For many, society expects men to be a lot of things: tough, fearless, strong. Society also says men aren’t supposed to be compassionate, vulnerable or allowed to show emotion.
A CSU organization, Men in the Movement, is deconstructing these traditional definitions of masculinity in an effort to prevent gender violence and change the definition of what it means to “be a man.”
The 18-member group meets once a week to discuss topics like gender roles, the effects of pornography on society, and the importance of men approaching gender violence not as a woman’s issue –– but as something men have a large responsibility in preventing.
“A lot of times you hear things like stalking, sexual harassment and we think of them as women’s issue’s even though they’re perpetrated by men,” said John Harrold, group facilitator and program coordinator for the Women and Gender Advocacy Center. “So the way we kind of frame it is it’s men’s responsibility to try to stop some of these issues.”
The group encourages men to look inward to examine their own attitudes, beliefs and their personal definition of manhood to see how that might inadvertently play a role in perpetuating sexism and violence. Being an ally to women, transgendered people and accepting of peers with different sexual orientations is also one of the ways men can prevent gender violence, Harrold said.
Josef Canaria, a senior communication studies and political science major, attended a “Take Back the Night” rally to raise awareness of and prevent sexual violence his freshman year. He said the rally had a profound effect on him and afterward he became involved with organizations on campus that explored and encouraged diversity.
Canaria said he was excited to be nominated to join Men in the Movement when it was created earlier this semester.
“I wanted to make myself an ally of this movement and really be somebody that can utilize male privilege to help end the struggle against gender violence,” Canaria said.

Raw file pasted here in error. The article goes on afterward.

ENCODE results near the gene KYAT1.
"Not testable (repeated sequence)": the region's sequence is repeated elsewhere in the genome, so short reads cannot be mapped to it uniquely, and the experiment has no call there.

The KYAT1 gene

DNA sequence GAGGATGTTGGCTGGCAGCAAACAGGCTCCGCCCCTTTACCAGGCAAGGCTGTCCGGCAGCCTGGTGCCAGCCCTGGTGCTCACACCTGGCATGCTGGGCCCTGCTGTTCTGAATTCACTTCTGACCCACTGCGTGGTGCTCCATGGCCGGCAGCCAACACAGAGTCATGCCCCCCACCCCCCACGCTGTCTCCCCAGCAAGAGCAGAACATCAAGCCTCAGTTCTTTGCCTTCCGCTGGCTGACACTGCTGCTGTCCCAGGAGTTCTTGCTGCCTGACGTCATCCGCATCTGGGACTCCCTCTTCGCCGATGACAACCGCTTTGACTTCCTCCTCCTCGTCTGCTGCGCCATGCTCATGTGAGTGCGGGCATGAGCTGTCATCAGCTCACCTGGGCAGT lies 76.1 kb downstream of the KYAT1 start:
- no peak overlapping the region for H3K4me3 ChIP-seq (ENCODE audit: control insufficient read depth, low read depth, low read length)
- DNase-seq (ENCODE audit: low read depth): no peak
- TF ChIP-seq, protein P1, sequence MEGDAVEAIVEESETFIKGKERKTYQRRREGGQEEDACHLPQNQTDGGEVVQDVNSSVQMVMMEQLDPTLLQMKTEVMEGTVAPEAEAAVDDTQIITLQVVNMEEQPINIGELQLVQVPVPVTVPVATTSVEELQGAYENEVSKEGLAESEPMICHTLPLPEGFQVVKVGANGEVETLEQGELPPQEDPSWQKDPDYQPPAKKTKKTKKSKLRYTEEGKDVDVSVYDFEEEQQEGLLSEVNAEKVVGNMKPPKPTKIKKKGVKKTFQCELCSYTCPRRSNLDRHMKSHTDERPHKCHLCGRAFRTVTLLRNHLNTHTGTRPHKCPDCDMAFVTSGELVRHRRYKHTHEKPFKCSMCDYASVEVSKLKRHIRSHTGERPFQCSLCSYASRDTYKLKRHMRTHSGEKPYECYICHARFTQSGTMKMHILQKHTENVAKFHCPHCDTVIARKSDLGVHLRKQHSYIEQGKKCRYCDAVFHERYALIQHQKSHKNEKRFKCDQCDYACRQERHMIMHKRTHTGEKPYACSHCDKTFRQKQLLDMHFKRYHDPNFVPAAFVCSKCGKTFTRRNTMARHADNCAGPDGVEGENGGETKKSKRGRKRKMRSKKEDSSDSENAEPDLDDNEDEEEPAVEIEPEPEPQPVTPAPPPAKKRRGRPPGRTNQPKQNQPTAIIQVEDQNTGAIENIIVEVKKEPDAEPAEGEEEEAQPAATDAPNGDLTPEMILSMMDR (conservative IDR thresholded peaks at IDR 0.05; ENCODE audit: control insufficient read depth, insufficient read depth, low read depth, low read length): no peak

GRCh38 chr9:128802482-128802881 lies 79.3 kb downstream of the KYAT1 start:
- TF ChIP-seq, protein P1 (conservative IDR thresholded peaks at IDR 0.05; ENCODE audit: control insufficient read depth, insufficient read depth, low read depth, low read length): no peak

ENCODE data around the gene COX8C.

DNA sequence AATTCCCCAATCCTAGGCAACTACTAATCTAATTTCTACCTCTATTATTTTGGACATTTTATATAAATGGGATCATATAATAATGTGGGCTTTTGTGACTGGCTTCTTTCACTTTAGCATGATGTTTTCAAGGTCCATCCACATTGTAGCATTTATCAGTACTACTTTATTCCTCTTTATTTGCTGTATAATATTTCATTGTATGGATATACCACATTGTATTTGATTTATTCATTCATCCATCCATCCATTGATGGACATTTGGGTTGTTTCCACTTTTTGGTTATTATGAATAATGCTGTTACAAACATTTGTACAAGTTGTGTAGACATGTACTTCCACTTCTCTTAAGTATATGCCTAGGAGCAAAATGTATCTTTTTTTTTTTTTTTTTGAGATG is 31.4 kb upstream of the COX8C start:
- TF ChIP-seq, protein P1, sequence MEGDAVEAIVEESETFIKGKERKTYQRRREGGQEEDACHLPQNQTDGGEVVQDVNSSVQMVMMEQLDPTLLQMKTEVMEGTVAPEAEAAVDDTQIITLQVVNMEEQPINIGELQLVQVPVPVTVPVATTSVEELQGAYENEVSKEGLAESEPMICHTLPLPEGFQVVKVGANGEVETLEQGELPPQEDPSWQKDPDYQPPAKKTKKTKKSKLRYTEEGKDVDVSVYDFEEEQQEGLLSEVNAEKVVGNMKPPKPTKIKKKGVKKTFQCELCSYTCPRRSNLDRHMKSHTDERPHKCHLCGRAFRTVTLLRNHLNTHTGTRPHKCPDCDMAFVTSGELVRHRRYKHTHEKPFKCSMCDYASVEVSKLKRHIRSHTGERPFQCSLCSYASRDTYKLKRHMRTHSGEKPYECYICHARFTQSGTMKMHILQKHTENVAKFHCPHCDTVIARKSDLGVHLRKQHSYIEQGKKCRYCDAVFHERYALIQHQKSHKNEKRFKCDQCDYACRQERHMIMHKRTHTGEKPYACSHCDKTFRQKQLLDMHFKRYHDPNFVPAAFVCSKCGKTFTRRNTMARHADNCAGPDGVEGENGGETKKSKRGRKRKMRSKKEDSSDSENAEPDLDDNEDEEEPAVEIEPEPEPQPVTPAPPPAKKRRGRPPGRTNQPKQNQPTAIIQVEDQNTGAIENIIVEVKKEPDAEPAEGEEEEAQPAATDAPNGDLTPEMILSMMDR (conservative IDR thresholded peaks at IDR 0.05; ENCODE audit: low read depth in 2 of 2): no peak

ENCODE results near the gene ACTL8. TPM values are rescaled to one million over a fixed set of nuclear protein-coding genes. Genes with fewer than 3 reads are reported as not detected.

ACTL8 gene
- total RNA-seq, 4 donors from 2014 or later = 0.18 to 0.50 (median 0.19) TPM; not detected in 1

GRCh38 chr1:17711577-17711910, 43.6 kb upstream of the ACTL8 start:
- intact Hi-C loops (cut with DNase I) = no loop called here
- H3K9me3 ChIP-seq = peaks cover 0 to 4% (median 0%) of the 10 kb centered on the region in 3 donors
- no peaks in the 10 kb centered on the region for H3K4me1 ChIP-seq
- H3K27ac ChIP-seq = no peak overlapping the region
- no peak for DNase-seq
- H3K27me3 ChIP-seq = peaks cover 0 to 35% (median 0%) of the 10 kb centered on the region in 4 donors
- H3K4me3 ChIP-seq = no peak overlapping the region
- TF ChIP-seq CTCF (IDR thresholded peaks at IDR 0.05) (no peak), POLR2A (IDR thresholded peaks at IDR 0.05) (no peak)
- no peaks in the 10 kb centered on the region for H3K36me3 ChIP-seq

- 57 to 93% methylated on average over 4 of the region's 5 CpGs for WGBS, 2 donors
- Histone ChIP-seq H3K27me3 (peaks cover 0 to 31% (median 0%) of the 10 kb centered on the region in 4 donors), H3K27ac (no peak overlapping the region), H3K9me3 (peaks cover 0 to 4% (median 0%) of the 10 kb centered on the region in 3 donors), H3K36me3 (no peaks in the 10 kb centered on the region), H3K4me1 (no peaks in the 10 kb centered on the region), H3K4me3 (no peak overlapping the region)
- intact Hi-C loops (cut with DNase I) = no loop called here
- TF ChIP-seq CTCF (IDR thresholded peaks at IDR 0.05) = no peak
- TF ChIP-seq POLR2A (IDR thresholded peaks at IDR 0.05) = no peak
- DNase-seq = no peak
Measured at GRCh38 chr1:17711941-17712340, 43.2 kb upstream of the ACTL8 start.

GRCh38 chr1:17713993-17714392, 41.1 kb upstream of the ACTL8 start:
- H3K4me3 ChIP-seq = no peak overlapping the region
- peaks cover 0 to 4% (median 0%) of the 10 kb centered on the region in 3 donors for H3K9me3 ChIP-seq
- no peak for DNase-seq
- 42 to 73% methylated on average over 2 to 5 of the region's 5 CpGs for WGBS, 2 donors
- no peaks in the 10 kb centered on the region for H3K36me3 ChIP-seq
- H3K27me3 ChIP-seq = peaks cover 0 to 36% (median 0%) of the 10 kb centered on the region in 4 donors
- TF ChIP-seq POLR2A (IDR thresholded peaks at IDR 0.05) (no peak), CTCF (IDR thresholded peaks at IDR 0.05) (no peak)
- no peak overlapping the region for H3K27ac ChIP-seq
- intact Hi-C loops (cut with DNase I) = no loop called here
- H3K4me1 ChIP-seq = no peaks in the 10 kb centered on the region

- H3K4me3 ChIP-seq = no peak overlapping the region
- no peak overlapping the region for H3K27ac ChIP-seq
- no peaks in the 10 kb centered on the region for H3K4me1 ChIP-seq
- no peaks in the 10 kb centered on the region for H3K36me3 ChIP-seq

The group is recruiting new members for next semester and hopes to increase outreach efforts and community involvement as it expands.
Language is a powerful tool that can subtly perpetuate negative stereotypes, said freshman natural resources management major Matthew Juneau. Words or terms men carelessly throw around, like “that’s so gay” or “sissy” can play a role in furthering negative stereotypes, he said. Juneau believes using more inclusive language and being aware of how we talk around other people is another way men can show support for equality.
“What we say has a lot of power. Words carry connotations with them so there’s just some words that are triggering for people,” Juneau said. “So it’s important to use language that isn’t going to offend anyone.”
Growing up, Juneau said his family was extremely liberal by saying that he or anyone else can date, love and be with whoever they want, and that it isn’t other people’s right to judge that. He spent a lot of time thinking about these issues in high school and while at a diversity program at his residence hall, a WGAC representative asked him if he was a male feminist.
Without having to think about it, he said “yes”, found out more about the Men in Movement Program and joined when it started up this fall.
“Especially with college and stuff, it’s just a really liberal time and a lot of things I’ve been thinking about are here,” Juneau said. “I thought it was really cool that CSU had something like this.”